Agencies And Networks Should Lead The Click Fraud Fight -- Stop Saying It's Up To All Of Us

So who should clear up ad fraud? It's a question that comes up time and time again -- and I have to say, the same old answer that keeps cropping up truly disappoints me. The ad industry, or at least part of it, always seems to show a complete dereliction of duty by standing up and agreeing that it is everybody's duty to combat the issue.

That was the agreement at Ad Week Europe yesterday, and it's a conclusion that has been voiced time and time again. Now, I'm not going to say that nobody has any responsibility in combating any type of crime when we will clearly should all do the equivalent of bolting doors and putting lawn mowers and bicycles in locked sheds. If that's the spirit of Ad Week Europe's conclusion, then it would be hard to argue against it.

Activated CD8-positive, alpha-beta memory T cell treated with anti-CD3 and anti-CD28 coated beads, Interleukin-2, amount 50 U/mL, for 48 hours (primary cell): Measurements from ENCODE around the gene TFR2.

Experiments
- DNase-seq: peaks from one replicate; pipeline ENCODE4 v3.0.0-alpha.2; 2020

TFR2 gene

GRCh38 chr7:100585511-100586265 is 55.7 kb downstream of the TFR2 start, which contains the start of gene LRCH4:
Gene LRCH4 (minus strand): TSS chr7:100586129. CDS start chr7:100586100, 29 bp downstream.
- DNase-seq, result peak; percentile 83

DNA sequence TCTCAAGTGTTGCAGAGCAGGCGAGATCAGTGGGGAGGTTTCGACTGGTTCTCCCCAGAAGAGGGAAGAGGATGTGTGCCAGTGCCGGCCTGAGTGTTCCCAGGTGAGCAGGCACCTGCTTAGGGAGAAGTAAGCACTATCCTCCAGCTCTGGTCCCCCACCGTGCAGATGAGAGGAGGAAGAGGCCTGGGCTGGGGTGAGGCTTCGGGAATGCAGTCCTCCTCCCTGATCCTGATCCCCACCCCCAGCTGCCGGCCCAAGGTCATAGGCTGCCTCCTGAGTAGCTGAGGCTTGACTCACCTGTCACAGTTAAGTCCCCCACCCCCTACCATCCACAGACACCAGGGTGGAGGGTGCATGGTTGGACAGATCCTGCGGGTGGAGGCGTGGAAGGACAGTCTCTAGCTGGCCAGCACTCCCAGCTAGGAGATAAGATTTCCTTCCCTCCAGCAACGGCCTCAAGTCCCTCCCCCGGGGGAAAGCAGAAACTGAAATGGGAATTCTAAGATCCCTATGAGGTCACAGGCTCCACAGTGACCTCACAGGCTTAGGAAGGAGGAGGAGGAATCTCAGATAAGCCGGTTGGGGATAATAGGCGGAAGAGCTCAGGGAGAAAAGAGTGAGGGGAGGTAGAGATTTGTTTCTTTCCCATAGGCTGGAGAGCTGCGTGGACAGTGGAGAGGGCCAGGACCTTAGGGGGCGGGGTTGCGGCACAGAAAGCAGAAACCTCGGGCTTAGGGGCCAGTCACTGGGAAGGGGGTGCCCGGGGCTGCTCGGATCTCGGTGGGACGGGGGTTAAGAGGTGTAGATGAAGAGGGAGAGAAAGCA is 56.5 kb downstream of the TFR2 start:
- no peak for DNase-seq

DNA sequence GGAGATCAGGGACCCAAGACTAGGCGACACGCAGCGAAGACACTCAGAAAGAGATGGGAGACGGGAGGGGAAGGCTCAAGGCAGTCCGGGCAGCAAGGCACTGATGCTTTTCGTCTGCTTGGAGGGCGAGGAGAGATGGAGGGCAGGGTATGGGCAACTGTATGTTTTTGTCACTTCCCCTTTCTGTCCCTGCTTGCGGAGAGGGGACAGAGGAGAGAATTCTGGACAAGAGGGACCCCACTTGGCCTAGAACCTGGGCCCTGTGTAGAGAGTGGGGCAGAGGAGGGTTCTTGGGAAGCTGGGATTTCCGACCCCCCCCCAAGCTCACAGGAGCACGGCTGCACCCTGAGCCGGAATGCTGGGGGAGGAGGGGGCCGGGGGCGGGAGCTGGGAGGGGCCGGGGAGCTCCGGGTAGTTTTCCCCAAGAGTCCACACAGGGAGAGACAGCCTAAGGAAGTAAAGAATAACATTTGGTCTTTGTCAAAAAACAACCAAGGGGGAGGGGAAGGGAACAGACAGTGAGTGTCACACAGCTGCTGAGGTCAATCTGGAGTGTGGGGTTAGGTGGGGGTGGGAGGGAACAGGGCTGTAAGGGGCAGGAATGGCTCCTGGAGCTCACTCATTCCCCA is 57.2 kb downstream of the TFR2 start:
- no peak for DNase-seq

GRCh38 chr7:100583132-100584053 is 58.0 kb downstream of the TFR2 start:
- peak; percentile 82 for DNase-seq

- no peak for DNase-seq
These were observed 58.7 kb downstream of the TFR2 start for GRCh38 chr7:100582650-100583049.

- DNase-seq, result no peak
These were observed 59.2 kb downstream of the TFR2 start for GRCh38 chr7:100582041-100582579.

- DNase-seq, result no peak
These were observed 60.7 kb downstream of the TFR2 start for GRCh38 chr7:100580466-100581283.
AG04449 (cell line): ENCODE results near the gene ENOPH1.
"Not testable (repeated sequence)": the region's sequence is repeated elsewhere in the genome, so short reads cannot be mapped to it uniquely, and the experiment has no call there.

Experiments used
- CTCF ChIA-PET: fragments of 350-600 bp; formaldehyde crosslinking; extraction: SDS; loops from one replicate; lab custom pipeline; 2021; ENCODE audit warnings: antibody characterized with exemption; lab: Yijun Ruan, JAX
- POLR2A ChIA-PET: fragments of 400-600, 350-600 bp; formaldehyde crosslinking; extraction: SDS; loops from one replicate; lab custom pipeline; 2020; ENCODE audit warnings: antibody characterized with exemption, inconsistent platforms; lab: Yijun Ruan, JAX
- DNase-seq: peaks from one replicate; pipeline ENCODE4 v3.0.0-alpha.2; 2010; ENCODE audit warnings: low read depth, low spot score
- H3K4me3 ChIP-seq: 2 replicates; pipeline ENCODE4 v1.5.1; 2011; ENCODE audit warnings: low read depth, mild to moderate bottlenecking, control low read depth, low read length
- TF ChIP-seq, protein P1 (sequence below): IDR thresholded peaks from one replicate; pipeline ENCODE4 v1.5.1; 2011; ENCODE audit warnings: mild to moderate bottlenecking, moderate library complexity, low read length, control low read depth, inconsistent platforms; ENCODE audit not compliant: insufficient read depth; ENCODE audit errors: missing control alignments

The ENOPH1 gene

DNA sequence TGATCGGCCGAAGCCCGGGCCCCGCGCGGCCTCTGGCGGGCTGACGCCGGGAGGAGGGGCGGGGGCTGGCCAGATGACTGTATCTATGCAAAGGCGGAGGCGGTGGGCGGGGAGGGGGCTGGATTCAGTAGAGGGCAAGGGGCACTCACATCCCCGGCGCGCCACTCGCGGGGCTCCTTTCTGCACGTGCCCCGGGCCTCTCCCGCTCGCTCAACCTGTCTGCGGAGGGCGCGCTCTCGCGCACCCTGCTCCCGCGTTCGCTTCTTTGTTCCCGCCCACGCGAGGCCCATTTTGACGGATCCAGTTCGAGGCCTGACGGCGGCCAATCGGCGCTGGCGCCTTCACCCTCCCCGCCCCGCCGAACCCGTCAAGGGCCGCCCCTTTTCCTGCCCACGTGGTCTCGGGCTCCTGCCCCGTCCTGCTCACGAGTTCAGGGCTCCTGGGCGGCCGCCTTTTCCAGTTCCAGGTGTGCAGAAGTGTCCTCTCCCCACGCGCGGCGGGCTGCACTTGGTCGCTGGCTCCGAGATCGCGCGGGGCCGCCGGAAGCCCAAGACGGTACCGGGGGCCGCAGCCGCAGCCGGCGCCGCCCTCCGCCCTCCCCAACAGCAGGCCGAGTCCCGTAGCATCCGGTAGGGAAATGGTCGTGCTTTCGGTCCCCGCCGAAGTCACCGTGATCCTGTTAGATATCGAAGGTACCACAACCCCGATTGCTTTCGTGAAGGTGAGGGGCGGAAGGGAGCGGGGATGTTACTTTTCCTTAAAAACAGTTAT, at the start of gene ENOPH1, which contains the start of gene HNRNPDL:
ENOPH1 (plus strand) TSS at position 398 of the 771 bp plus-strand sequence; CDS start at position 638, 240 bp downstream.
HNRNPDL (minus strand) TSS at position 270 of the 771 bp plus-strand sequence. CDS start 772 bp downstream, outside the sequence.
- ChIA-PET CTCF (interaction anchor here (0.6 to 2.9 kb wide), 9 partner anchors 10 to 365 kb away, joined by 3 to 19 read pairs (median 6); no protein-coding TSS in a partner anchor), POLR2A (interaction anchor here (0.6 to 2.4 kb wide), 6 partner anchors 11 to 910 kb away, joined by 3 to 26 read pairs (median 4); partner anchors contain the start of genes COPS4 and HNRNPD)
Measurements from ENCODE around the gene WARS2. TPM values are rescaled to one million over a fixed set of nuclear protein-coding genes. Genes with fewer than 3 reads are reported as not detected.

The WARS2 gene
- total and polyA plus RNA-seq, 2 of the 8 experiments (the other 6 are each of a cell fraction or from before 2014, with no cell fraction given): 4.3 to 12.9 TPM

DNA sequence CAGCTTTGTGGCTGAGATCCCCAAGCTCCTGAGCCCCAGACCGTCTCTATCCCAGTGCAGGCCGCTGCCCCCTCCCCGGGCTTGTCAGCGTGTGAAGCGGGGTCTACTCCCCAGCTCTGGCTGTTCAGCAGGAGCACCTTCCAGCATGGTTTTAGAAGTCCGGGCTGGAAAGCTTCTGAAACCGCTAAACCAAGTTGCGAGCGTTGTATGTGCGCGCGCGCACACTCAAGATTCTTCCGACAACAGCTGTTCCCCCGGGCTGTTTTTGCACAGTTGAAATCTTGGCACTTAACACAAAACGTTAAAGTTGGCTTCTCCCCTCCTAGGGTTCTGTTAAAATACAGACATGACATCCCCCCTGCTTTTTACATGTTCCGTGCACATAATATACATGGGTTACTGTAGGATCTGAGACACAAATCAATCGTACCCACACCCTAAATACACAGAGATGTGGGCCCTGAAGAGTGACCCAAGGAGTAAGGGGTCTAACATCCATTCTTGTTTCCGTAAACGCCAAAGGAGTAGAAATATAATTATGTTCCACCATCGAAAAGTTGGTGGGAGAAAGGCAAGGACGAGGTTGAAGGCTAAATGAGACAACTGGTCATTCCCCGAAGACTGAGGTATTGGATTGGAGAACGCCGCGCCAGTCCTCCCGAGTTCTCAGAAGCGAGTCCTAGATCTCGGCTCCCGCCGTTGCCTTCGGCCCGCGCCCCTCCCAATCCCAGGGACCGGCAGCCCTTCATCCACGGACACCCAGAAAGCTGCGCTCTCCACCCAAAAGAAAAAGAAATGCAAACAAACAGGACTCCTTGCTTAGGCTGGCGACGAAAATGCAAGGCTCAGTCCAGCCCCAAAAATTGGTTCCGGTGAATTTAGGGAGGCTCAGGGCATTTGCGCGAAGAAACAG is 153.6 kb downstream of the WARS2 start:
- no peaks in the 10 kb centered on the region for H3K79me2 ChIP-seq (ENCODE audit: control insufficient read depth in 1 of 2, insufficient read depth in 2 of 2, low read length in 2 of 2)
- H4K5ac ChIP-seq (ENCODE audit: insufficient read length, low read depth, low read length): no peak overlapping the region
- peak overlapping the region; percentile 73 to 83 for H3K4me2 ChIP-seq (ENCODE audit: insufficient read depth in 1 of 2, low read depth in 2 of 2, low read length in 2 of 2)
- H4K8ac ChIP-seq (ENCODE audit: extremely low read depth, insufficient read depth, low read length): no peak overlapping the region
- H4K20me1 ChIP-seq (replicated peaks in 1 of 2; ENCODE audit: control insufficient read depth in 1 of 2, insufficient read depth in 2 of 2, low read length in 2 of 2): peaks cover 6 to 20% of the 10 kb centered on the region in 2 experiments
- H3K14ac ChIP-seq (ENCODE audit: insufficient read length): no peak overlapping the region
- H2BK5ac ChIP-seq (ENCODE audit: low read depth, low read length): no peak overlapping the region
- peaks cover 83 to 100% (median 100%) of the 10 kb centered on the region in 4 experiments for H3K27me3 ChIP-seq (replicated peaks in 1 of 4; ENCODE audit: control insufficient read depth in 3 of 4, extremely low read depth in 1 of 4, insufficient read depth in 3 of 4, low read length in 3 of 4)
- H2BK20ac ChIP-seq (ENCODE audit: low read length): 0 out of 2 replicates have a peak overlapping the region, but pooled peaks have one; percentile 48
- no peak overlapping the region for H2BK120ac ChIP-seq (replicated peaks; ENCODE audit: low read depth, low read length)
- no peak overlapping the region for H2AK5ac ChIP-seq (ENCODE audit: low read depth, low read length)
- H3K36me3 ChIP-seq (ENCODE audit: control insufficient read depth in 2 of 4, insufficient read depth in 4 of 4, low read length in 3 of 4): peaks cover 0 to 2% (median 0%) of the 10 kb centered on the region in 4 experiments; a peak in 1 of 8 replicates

It's just that I have a lingering doubt that more hasn't been done sooner against click fraud because it wasn't in the interests of the huge trading desks to start lifting stones for fear of what might crawl out. I was chatting to a pal the other day who has left a major agency group that has a very well-known trading desk, and he confirmed that when ISBA claims as much as half of what a brand pays goes in bills and click fraud is just about on the money. So just to get it straight, it is not unusual for clients to have a bill that isn't broken down transparently, but which sees half of the total amount spend on fees and robots rather than media seen by humans.

Pretty scary stuff -- and that's why I just can't believe that brands haven't been more vocal on this. Or at least, I'm surprised they are not more publicly vocal. From what I hear, the issues over click fraud and fees can be explosive, but they are nearly always private.